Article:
A few days before publishing the final edits will be done in Soundtrap to produce the final audio file version. While doing this, a transcript will be created automatically using the built-in feature and saved in a Google Doc.
This file will then be edited (well, the AI is not *that* good), and used for the content area of the show notes, as well as in full for the last section of the show notes (see example here).
Lastly, everything will be stored on Google Drive. We also provide all resources (quotes, audio snippets, etc.) to the guests if they want, so that they can use them for their promotion and marketing efforts.
A few days before publishing day, the final edit will be uploaded to our podcast host, Anchor, and also converted into an MP4 video. The latter will be uploaded to YouTube. This also includes the meta data and descriptions and the scheduling of the episode. It will be available on the scheduled time on Anchor and YouTube, but might take some time to be available in the other podcast apps, such as Apple Podcasts or Spotify – you might want to keep this in mind, especially when you start your own podcast… the first submission might take days until everything is approved. Once everything is set up, your shows should be available within 30-60 minutes after publishing time.
The last thing to do is to create the show notes as blog posts here on the website. By now all content pieces (bio, photo, episode content, music credits, transcript, quote/title graphic) are available and it is just busy work to create and schedule the blog post.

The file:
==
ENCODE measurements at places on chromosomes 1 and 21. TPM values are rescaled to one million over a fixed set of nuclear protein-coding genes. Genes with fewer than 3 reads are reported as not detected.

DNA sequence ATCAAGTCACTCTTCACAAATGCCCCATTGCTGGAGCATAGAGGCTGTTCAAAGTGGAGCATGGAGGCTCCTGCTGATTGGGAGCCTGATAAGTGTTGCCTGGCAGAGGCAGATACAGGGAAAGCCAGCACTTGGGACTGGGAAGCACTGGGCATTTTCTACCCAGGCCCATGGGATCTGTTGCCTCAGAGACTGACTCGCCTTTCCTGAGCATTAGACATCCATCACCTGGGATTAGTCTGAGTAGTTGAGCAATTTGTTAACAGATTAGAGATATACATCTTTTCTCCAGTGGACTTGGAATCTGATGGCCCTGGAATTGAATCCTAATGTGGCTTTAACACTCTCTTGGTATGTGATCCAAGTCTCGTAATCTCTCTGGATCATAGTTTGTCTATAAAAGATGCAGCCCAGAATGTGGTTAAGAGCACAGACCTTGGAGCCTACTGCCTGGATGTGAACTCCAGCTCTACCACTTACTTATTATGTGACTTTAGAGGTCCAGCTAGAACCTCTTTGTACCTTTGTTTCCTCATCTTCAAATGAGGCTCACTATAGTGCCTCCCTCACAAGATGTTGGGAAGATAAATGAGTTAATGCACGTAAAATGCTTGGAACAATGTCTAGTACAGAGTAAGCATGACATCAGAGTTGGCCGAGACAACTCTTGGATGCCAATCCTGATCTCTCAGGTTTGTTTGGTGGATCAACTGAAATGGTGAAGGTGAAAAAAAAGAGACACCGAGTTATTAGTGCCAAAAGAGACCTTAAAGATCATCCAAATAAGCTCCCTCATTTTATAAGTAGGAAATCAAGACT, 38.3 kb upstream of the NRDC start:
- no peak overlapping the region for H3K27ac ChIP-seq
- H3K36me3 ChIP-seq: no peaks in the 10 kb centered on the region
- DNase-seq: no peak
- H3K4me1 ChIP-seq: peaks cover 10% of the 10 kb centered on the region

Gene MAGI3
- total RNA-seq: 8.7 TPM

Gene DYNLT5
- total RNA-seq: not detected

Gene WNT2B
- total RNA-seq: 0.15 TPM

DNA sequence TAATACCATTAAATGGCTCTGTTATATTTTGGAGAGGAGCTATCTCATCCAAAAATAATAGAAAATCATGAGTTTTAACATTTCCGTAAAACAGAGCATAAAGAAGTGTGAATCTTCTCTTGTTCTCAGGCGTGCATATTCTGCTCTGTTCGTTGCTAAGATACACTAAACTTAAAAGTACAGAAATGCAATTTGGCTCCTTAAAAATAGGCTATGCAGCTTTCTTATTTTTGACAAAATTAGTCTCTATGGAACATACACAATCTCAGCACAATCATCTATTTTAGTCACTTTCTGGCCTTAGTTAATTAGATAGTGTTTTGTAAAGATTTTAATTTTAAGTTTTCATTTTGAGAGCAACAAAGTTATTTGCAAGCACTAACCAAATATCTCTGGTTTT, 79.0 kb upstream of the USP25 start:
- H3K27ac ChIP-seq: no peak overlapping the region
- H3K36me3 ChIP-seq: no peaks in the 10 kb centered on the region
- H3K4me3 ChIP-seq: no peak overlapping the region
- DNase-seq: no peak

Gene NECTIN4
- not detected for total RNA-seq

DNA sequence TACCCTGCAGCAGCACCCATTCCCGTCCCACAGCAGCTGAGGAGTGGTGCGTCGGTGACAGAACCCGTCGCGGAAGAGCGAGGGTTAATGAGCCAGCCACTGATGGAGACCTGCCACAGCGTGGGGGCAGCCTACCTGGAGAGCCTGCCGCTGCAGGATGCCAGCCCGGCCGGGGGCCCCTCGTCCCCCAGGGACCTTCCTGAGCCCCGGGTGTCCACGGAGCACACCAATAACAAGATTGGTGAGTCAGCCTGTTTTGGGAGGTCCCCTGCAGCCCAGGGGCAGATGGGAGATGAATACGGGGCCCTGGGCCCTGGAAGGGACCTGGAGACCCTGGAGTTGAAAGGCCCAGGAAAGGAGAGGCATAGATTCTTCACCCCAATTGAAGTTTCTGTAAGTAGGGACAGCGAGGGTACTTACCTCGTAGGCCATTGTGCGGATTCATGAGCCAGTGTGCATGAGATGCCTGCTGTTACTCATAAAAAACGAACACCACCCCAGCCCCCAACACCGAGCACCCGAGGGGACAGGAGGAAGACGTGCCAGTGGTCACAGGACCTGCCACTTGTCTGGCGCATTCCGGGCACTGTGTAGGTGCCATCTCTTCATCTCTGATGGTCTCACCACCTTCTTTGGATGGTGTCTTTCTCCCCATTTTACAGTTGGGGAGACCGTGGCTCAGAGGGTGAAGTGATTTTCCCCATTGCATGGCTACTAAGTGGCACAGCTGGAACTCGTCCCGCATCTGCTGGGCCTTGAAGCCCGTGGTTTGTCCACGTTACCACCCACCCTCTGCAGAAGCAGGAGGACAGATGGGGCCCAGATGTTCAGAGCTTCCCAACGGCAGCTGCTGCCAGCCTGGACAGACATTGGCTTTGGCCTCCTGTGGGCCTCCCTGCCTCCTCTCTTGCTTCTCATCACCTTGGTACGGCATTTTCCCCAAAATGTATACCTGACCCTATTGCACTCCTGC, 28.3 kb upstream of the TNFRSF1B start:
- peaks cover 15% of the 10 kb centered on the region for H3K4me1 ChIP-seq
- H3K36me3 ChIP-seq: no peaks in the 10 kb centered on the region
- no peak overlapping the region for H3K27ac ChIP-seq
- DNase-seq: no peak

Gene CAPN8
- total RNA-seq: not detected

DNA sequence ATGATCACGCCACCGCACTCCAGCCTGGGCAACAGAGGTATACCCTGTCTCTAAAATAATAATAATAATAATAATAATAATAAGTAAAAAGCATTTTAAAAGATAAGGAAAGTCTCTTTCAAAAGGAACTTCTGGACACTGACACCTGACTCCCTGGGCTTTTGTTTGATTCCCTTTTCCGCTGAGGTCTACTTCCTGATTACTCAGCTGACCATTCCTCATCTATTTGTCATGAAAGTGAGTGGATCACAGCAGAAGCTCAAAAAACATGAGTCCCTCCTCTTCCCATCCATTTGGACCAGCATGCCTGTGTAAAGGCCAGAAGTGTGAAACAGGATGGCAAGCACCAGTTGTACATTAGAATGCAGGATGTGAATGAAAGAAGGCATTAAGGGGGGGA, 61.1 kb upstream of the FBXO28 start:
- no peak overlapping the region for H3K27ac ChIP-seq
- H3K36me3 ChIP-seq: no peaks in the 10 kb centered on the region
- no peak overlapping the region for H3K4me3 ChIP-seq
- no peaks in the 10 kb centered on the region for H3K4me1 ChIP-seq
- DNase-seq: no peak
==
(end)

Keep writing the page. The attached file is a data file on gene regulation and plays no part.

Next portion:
The last step is to create a “pretty link” in WordPress, so that the show notes are easy to find – e.g., whatsyourbaseline.com/episode 16 redirects to https://www.whatsyourbaseline.com/episode-16-managing-change, which is the “real” post address, set in the SEO plugin.
Once the episode is published I typically do an announcement on LinkedIn and follow up with additional posts a few days later over the next two weeks (until a sneak preview of the next episode will be posted the Friday before it will be published).
For this I post as What’s Your Baseline, and then share the post from my personal account. J-M typically follows up with his own re-share as well, so that all three networks (the followers of What’s Your Baseline and our two personal networks) will see the announcements in their feeds.
On a regular basis (OK, typically daily, but at least weekly ;-)) I also check how the episode downloads and website statistics look and see if there is more promotion needed than usual.
This also gives some input on topics – together with feedback from listeners/readers via firstname.lastname@example.org – for future episodes and articles. And the circles begins again 🙂
Roland Woldt is a well-rounded executive with 25+ years of Business Transformation consulting and software development/system implementation experience, in addition to leadership positions within the German Armed Forces (11 years).
He has worked as Team Lead, Engagement/Program Manager, and Enterprise/Solution Architect for many projects. Within these projects, he was responsible for the full project life cycle, from shaping a solution and selling it, to setting up a methodological approach through design, implementation, and testing, up to the rollout of solutions.
In addition to this, Roland has managed consulting offerings during their lifecycle from the definition, delivery to update, and had revenue responsibility for them.
Roland is the VP of Global Consulting at iGrafx, and has worked as the Head of Software AG’s Global Process Mining CoE, as Director in KPMG’s Advisory, and had other leadership positions at Software AG/IDS Scheer and Accenture. Before that, he served as an active-duty and reserve officer in the German Armed Forces.